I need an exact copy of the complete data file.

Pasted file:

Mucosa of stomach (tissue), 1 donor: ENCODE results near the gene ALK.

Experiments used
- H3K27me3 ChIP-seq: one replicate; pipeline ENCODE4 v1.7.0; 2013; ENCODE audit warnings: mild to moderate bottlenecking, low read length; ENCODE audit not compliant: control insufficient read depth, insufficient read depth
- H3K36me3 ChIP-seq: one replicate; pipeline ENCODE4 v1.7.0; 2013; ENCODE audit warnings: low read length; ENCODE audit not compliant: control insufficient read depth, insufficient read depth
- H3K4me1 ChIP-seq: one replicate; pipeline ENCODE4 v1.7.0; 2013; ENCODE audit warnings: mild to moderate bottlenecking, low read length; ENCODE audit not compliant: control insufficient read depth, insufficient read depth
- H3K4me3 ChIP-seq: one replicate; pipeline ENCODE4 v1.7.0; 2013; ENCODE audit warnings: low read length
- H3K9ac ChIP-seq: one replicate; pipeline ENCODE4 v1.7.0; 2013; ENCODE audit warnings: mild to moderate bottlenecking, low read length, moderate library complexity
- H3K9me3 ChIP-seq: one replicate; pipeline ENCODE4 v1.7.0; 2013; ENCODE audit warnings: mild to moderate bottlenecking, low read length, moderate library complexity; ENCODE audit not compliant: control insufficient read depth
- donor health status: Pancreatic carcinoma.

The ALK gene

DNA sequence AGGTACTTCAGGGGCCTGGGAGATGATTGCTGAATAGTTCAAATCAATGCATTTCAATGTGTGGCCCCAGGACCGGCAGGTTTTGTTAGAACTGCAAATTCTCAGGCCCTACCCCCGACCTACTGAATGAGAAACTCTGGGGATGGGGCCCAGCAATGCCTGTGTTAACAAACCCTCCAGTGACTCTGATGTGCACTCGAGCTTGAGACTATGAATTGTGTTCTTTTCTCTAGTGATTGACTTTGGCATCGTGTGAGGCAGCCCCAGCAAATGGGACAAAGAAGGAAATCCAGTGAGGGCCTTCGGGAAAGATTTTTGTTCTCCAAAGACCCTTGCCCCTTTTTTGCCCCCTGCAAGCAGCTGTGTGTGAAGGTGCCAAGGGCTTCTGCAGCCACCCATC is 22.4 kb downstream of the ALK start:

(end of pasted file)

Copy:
Mucosa of stomach (tissue), 1 donor: ENCODE results near the gene ALK.

Experiments used
- H3K27me3 ChIP-seq: one replicate; pipeline ENCODE4 v1.7.0; 2013; ENCODE audit warnings: mild to moderate bottlenecking, low read length; ENCODE audit not compliant: control insufficient read depth, insufficient read depth
- H3K36me3 ChIP-seq: one replicate; pipeline ENCODE4 v1.7.0; 2013; ENCODE audit warnings: low read length; ENCODE audit not compliant: control insufficient read depth, insufficient read depth
- H3K4me1 ChIP-seq: one replicate; pipeline ENCODE4 v1.7.0; 2013; ENCODE audit warnings: mild to moderate bottlenecking, low read length; ENCODE audit not compliant: control insufficient read depth, insufficient read depth
- H3K4me3 ChIP-seq: one replicate; pipeline ENCODE4 v1.7.0; 2013; ENCODE audit warnings: low read length
- H3K9ac ChIP-seq: one replicate; pipeline ENCODE4 v1.7.0; 2013; ENCODE audit warnings: mild to moderate bottlenecking, low read length, moderate library complexity
- H3K9me3 ChIP-seq: one replicate; pipeline ENCODE4 v1.7.0; 2013; ENCODE audit warnings: mild to moderate bottlenecking, low read length, moderate library complexity; ENCODE audit not compliant: control insufficient read depth
- donor health status: Pancreatic carcinoma.

The ALK gene

DNA sequence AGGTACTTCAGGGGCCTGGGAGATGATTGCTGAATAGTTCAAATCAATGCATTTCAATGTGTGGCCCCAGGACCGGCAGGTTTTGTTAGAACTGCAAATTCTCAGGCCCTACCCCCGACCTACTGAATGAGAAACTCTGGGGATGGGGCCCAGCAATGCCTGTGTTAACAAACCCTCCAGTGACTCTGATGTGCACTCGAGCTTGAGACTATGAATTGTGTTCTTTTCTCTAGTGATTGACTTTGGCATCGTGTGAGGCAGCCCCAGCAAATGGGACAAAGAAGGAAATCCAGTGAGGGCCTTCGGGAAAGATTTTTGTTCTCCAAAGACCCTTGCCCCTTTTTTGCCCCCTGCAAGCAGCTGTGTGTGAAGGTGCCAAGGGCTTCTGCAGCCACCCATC is 22.4 kb downstream of the ALK start: